Blenheim, Oxfordshire

Kearsley's Traveller's Entertaining Guide Through Great Britain (1803):

Woodstock, is a small market town, governed by a corporation. It has a manufacture of gloves and of steel chains for watches and other articles of polished steel. Adjoining on the l. is Blenheim-park , a noble palace of the dukes of Marlborough. King Ethelred is said to have called a council here , and Alfred the Great to have translated "Boethius de Consolatio Philosophiae" at this place. Here was a magnificent royal palace which was the favourite retreat of several kings of England at different periods till the reign of Charles the First when, during the civil commotions, it was reduced almost to ruins. It was not, however entirely demolished till after the building of Blenheim, when every trace of the ancient edifice was removed and two elm trees were planted on its seite. Henry the First beautified this palace and here resided the beautiful and unfortunate Rosamond the mistress of Henry the Second for whom that prince is said to have contrived a labyrinth by which her romantic retreat (placed by tradition near the spring that still bears her name in Blenheim-park) might communicate with the palace, and prevent any surprise from the jealousy of the queen. Edmund the second son of Edward I who was born at this palace was hence called Edmund of Woodstock; as well as Edward, eldest son of Edward III, commonly known by the name of the Black prince, Chaucer the father of English poetry was born, lived and died at Woodstock. The princess, afterwards queen Elizabeth, was confined at Woodstock by her sister, queen Mary and her life was once in the most imminent danger from a fire which broke out under the room where she slept. Here is now a fine palace built in memory of the victory obtained by the duke of Marlborough over the French and Bravarians in August 1704. Three miles on the r. of Woodstock is Tackley-park, Sir J.W.S.Gardiner. Two miles beyond is Rowsham, Sir C. Cottrel Dormer.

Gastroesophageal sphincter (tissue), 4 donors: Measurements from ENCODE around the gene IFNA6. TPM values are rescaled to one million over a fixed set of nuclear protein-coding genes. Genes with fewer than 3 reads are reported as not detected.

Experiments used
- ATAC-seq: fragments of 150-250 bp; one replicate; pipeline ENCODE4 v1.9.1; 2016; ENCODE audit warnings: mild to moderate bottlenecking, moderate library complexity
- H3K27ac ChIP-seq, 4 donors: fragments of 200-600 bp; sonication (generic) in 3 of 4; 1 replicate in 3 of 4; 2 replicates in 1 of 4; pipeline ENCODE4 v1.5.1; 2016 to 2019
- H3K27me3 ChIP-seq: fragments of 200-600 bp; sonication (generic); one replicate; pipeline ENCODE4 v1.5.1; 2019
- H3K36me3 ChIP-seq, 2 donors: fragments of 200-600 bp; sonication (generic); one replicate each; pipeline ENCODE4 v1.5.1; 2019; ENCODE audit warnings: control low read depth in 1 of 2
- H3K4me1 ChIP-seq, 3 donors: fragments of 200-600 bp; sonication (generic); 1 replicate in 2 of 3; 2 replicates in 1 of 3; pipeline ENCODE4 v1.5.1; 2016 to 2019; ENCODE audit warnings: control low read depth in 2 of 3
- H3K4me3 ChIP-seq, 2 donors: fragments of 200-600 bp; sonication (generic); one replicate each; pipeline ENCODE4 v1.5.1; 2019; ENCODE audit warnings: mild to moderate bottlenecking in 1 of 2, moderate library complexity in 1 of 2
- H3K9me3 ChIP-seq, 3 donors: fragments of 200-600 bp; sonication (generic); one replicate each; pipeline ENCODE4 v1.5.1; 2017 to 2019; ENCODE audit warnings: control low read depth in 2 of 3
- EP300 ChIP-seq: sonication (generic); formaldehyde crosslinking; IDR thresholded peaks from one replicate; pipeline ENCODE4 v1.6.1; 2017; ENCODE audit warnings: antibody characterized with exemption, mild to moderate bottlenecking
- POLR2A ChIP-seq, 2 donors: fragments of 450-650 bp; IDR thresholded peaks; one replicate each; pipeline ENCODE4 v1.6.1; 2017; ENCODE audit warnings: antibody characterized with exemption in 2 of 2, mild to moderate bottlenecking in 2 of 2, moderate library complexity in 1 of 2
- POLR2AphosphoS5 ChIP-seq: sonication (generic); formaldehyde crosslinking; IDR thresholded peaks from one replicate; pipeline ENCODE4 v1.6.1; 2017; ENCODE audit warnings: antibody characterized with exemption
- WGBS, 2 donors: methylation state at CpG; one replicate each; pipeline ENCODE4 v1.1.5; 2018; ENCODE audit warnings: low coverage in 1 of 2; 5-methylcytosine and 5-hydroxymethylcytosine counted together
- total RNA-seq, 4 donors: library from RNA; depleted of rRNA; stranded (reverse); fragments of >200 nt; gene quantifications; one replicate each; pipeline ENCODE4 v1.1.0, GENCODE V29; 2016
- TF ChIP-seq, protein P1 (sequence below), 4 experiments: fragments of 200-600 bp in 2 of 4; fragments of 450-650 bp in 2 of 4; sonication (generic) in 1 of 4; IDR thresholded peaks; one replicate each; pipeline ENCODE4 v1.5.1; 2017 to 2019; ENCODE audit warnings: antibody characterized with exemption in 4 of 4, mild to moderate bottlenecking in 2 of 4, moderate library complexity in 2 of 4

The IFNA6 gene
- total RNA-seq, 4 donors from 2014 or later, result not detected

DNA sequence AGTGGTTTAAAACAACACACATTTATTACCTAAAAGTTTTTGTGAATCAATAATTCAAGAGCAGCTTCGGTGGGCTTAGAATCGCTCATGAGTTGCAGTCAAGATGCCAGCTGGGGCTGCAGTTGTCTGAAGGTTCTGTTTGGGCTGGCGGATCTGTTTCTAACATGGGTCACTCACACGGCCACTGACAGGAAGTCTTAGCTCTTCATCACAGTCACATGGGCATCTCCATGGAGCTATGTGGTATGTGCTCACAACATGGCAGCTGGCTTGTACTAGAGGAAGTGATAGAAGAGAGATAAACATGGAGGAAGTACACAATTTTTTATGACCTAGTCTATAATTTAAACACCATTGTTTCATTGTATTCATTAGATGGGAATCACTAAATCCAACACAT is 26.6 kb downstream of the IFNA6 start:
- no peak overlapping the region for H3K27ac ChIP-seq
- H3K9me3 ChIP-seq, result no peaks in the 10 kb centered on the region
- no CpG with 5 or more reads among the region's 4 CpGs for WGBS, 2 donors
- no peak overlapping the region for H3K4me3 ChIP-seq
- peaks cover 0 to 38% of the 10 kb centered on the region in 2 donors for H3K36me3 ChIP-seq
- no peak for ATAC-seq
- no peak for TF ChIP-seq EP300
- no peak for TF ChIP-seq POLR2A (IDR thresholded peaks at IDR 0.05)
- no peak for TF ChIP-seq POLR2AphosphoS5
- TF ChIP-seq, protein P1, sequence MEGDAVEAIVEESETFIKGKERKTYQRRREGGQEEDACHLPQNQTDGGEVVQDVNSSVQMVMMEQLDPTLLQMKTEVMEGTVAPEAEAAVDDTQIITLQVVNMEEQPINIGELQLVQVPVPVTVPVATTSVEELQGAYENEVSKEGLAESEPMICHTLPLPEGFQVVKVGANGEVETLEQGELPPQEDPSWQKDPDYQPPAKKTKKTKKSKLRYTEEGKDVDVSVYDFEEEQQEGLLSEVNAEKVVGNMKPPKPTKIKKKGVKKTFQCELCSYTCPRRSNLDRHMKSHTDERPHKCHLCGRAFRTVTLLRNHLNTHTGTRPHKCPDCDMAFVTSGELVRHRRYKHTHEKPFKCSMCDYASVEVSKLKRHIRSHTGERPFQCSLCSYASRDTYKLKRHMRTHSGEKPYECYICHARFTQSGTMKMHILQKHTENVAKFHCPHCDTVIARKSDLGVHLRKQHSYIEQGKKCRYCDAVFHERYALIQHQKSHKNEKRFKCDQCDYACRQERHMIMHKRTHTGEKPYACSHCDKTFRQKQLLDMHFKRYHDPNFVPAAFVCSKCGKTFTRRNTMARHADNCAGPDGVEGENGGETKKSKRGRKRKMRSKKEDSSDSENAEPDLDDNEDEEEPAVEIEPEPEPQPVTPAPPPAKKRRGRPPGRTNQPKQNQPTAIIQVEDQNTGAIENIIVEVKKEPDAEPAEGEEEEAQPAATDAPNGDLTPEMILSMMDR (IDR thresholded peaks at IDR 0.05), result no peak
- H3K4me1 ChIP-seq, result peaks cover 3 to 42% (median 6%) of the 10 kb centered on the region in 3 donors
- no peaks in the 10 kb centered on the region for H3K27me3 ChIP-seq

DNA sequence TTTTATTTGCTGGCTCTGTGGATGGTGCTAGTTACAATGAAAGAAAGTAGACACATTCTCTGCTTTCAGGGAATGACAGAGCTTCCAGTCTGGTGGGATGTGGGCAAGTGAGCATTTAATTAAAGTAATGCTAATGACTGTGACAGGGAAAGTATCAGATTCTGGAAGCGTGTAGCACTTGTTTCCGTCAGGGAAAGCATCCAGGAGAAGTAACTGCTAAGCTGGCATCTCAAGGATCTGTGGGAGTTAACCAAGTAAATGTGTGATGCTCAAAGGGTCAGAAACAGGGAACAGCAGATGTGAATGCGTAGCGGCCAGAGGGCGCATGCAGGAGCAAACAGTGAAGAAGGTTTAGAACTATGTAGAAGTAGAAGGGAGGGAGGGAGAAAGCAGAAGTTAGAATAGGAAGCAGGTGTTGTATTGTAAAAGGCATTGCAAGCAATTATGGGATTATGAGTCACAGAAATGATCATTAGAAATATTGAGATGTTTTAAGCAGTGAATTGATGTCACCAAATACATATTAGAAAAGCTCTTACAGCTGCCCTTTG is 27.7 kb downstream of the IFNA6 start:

Inn:Bear, Marlborough Arms.

Use the "Show me" link to locate Blenheim on the map. You may need to scroll down to see Blenheim highlighted.

 Chapter 42 
It is not the object of this work to give a description of Derbyshire, nor of any of the remarkable places through which their route thither lay: Oxford, Blenheim, Warwick, Kenelworth, Birmingham, etc., are sufficiently known.

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